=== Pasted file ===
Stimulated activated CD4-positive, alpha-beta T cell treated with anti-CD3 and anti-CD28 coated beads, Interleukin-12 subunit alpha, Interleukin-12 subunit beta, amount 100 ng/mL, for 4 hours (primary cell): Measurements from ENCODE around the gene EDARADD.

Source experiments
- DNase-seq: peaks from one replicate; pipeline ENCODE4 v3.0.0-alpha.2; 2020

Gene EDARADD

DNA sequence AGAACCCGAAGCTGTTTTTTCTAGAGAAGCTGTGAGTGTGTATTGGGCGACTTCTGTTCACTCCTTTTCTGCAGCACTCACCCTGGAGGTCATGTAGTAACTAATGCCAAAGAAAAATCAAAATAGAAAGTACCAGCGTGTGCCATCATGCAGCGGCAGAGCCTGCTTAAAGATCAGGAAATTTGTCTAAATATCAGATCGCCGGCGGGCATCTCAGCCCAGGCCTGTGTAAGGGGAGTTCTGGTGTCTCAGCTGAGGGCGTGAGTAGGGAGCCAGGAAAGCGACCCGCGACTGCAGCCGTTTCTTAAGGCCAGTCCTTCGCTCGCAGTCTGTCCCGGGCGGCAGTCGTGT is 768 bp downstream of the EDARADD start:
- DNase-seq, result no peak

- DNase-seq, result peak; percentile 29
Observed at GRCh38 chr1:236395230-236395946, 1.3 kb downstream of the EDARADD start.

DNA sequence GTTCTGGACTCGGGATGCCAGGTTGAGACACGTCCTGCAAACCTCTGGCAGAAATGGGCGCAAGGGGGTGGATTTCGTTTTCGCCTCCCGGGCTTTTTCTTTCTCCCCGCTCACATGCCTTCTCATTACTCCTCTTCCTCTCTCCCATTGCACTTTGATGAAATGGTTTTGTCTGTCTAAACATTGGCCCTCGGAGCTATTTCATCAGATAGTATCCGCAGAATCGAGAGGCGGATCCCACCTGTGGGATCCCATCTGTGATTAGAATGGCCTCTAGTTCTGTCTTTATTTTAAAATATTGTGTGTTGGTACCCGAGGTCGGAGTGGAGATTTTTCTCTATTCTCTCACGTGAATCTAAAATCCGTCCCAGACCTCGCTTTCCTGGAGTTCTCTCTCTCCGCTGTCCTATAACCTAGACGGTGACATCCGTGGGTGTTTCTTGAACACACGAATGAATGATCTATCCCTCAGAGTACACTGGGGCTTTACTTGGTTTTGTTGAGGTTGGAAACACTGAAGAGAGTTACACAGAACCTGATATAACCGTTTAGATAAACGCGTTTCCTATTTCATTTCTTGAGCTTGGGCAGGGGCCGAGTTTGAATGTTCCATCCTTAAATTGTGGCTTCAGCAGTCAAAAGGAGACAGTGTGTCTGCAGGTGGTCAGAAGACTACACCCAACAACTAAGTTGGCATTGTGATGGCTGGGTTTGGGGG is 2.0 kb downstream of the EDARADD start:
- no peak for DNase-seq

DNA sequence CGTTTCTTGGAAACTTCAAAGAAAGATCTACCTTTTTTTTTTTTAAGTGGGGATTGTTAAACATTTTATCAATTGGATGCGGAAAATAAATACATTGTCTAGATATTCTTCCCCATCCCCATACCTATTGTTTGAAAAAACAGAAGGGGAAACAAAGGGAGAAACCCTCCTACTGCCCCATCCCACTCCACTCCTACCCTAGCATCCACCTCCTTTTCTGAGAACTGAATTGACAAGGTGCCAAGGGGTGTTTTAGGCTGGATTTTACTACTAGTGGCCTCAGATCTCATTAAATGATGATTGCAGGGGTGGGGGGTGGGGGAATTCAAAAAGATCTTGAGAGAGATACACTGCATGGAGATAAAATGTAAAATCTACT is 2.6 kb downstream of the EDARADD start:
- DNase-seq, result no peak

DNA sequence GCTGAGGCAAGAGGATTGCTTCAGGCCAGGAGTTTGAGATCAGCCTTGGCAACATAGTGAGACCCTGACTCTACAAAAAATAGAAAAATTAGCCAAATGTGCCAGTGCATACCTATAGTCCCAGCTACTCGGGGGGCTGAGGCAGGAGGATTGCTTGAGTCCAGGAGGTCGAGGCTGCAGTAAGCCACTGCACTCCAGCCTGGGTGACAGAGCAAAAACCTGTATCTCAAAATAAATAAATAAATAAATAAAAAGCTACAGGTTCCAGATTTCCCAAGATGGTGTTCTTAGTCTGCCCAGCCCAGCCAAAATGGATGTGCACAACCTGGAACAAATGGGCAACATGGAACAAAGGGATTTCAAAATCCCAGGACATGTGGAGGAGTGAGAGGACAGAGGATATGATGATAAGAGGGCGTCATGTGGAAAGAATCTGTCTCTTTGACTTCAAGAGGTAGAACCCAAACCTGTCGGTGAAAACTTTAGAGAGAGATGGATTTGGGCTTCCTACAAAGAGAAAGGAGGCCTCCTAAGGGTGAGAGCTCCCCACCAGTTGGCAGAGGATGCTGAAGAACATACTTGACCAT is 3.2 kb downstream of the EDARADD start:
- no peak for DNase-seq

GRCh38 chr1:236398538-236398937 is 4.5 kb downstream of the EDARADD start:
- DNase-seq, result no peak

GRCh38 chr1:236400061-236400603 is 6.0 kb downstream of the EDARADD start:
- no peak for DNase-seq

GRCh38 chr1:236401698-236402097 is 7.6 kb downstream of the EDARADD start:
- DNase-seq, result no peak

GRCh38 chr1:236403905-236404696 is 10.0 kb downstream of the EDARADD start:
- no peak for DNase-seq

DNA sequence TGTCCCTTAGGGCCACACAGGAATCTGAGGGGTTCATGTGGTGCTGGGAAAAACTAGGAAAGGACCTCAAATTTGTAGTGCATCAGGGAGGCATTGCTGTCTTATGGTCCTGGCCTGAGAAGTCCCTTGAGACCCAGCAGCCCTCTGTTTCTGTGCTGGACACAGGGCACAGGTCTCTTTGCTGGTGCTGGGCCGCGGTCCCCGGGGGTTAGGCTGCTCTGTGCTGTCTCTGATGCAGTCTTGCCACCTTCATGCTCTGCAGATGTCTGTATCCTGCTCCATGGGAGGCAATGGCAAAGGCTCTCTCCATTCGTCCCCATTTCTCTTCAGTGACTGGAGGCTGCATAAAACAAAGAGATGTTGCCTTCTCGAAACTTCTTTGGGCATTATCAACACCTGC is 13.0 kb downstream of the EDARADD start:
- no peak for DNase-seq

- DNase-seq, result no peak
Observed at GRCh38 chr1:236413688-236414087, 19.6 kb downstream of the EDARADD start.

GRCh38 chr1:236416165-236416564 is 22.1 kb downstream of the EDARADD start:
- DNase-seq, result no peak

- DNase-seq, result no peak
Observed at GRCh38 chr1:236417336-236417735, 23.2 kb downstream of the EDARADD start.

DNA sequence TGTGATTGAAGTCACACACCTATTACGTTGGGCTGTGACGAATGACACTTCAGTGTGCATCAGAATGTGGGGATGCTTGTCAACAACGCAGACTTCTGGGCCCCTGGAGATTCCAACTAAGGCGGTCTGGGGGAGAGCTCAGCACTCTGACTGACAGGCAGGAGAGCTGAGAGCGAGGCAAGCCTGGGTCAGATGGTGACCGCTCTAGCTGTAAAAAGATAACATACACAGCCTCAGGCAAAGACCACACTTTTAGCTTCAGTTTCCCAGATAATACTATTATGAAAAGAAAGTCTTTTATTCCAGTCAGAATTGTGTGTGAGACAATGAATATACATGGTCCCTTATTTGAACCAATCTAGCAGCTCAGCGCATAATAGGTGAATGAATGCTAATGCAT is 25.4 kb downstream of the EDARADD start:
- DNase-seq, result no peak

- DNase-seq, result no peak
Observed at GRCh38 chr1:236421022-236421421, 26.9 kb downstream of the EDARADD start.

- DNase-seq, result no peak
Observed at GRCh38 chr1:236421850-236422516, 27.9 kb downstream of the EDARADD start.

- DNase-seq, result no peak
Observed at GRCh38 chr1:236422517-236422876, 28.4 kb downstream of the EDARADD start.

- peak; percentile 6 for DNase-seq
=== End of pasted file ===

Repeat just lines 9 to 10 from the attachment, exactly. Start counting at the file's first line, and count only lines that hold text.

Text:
DNA sequence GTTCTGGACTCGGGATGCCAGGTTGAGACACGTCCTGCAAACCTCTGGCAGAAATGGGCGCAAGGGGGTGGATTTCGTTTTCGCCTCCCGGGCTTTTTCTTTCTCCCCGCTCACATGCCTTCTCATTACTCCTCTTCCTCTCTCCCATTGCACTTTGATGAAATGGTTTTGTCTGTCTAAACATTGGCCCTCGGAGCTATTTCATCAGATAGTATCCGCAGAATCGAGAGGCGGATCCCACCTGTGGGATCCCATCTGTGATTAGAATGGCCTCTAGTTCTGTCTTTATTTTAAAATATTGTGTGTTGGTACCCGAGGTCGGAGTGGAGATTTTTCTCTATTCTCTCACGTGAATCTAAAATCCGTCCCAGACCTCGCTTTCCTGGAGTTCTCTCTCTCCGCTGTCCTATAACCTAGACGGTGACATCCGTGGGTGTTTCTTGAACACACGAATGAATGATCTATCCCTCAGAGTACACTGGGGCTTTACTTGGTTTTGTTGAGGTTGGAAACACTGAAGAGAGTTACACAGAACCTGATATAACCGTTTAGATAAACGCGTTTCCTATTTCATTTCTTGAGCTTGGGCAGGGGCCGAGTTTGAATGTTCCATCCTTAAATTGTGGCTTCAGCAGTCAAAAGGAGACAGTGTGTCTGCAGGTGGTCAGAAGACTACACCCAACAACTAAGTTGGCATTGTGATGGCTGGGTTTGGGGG is 2.0 kb downstream of the EDARADD start:
- no peak for DNase-seq